When did you add a media-literacy component to Student Vote?
Pavlounis: Information literacy has always been a part of the Student Vote program in some way. In order for a democracy to function, citizens need to know how to access and digest information. In the 2016 United States presidential election, the world woke up to the fact that maybe our populace isn't as digitally literate as we once thought. This is about teaching students how and why they see the information they do online. We launched an information-literacy pilot project in May 2018, incorporating it into Ontario’s provincial election the following month.
How do you approach the problem of misinformation?
Pavlounis: We've included four specific information-literacy lessons: informed citizenship, online-verification habits, questioning images — and the fourth looks at journalism and democracy.
Informed citizenship is about asking students to think through how the information they receive influences their decisions and how and why they get the information they do online. We introduce them to algorithms and explain how they are more likely to see emotional content and content that already conforms to their interests and beliefs. We have videos and activities about how information is spread on social media and how social media incentivize content that polarizes our emotions. If my version of Canada is different than the one you read about, how can we make decisions?
Online-verification habits is about teaching practical skills that students can use immediately to verify information. Of the four, this is the most important thing we are trying to communicate. We have a wealth of tools at our disposal; we just need to teach students, and ourselves, to use them. Wikipedia is one tool that comes to mind. Teachers are still suspicious of it, but if you’re on a website, and you want to know if it’s legitimate, Wikipedia is a very good first stop — to find credibility signals and determine whether or not we want to spend time on that website.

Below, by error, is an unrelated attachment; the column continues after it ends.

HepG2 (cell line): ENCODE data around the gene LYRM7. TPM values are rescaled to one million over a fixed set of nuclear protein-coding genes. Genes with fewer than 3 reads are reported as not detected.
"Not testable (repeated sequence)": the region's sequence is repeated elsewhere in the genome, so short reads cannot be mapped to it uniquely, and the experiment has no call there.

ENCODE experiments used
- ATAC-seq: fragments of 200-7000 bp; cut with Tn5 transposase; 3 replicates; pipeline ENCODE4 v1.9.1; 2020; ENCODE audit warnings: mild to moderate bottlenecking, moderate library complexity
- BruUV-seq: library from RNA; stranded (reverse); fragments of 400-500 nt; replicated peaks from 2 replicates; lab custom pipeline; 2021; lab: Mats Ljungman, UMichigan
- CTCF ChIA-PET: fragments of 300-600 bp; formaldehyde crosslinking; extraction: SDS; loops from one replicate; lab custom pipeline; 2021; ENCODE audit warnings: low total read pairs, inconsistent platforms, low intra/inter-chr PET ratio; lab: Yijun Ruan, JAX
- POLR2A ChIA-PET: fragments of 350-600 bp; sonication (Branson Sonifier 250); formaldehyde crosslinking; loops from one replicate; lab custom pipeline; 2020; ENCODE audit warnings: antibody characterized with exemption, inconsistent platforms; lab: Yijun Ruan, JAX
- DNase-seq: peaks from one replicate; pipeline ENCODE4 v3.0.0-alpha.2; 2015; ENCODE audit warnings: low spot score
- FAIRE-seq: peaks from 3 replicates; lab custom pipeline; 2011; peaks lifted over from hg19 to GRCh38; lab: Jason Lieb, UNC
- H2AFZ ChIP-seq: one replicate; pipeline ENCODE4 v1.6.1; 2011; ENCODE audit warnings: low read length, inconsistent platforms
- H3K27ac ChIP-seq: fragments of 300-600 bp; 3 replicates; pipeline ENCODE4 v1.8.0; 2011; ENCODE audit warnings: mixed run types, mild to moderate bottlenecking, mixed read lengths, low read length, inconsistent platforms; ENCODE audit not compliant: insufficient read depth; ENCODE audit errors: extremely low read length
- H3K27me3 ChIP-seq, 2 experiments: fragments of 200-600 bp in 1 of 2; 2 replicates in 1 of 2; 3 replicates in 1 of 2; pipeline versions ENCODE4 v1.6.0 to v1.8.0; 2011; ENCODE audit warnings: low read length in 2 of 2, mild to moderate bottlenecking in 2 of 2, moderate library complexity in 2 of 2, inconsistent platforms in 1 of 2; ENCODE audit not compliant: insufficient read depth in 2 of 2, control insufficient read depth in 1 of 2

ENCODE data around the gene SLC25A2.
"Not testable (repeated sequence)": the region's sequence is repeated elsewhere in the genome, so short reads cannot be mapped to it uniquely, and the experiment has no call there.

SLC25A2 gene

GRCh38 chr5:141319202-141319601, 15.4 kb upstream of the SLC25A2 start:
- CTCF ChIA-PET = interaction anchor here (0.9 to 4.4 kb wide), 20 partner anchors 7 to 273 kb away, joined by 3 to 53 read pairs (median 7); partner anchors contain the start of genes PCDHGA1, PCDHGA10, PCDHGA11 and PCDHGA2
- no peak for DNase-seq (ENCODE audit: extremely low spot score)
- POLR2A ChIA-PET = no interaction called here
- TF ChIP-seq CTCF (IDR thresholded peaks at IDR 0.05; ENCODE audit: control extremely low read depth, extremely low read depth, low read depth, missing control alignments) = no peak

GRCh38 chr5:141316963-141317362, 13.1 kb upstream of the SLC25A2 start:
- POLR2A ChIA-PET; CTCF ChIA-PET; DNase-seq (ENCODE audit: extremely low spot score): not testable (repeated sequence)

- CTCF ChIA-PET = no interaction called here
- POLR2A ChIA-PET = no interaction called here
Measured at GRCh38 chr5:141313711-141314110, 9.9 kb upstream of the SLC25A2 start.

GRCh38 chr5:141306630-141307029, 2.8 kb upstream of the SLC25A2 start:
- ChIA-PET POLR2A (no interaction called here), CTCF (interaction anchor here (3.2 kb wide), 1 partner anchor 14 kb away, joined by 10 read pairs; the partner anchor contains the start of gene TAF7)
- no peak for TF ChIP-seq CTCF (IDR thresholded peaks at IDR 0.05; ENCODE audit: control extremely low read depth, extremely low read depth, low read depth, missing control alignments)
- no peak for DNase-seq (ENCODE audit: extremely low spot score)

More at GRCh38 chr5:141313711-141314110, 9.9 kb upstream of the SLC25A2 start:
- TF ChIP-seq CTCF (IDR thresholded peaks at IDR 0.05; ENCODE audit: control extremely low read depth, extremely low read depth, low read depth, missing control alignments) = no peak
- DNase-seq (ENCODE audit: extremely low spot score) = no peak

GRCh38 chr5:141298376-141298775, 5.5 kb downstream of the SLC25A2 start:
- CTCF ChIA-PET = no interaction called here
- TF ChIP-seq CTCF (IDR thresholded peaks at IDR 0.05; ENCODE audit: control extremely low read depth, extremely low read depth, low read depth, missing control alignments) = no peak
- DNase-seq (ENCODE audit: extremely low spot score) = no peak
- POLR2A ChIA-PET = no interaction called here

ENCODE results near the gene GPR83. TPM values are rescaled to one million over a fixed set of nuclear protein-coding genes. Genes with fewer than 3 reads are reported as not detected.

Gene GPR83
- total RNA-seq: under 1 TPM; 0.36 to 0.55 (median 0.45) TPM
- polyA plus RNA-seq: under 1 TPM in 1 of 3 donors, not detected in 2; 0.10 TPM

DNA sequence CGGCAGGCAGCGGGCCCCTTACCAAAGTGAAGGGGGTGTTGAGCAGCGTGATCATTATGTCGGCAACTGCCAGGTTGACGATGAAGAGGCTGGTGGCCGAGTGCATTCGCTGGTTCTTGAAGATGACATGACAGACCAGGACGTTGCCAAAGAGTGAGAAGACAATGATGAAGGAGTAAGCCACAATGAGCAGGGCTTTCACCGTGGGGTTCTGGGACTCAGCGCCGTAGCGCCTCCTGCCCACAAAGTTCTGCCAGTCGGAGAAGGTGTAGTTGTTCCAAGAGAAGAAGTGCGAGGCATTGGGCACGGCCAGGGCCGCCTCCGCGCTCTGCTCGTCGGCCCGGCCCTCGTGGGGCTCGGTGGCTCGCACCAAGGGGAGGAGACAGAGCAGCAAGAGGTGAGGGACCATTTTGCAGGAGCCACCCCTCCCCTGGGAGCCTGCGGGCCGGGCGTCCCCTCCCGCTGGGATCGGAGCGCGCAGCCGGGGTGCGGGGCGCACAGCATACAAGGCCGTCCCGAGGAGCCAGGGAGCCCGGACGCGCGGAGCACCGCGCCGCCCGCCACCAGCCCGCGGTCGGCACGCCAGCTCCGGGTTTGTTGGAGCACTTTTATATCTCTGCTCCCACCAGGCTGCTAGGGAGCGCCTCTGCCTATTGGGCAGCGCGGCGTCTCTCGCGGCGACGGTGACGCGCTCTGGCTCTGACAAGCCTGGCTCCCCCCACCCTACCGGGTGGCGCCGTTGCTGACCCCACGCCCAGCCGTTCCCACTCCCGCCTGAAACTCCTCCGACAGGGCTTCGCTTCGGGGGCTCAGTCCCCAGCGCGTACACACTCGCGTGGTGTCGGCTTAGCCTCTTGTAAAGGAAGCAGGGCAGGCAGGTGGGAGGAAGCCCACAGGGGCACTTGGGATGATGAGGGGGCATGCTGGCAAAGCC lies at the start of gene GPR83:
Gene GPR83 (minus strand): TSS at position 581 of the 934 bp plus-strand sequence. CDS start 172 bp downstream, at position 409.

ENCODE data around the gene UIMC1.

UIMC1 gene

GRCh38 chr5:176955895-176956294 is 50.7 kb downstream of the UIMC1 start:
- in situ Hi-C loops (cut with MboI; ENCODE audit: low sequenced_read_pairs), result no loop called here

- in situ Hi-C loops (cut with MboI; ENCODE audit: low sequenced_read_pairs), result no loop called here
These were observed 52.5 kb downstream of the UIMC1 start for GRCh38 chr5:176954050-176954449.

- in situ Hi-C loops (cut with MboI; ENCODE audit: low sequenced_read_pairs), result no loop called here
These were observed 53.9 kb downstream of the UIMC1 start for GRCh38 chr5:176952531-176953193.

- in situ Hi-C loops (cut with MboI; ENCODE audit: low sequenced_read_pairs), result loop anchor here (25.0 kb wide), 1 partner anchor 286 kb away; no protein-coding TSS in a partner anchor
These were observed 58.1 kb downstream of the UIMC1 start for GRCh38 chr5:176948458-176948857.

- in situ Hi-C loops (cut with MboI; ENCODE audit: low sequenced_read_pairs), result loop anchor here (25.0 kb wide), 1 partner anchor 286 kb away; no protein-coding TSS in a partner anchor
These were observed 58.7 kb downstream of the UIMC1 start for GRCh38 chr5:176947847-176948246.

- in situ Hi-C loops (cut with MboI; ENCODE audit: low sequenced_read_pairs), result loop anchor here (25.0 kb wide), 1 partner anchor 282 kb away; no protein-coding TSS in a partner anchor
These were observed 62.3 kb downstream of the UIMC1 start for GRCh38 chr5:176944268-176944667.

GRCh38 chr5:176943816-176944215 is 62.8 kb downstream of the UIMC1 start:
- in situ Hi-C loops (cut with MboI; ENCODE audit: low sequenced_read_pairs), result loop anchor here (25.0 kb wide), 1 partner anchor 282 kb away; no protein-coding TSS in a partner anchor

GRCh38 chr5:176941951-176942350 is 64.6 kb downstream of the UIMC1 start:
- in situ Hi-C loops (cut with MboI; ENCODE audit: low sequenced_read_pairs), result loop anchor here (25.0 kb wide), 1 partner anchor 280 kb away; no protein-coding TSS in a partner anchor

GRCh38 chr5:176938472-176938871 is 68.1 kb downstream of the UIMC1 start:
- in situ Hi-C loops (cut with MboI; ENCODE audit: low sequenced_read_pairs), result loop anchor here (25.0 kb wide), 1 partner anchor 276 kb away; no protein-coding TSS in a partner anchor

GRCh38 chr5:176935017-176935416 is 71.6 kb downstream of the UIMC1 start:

Questioning images is about visual analysis. So much of the information we encounter — political or otherwise — is visual, and students are not often equipped to think critically about what they’re seeing. It’s a different set of skills than reading. We give students an image and ask them: What do you see? How does it make you feel? Is the image real, or has it been manipulated? Would it be ethical to share the image online?
Finally, the journalism and democracy lesson hopes to make sure all this talk doesn’t erode the students’ trust in legitimate media. Kids don't know that journalists adhere to standards or ethical codes or that legacy newspapers have correction policies. One of the goals is for students to be able to figure out which sources they find credible and which issues they find meaningful. In other words, encourage them to build a database of trustworthy sources.
How do you address so-called fake news?
Pavlouvis: One of the first things we want to do is get students and teachers, and the public, not to use “fake news” as a term. It’s basically been rendered meaningless. It often describes factual information that we just don't like. So we invite students to use more nuanced terms like information pollution, disinformation, misinformation, mal-information. Part of this is about getting them out of thinking about fake news in an amorphous way that could mean anything and instead getting them to think about misinformation and disinformation.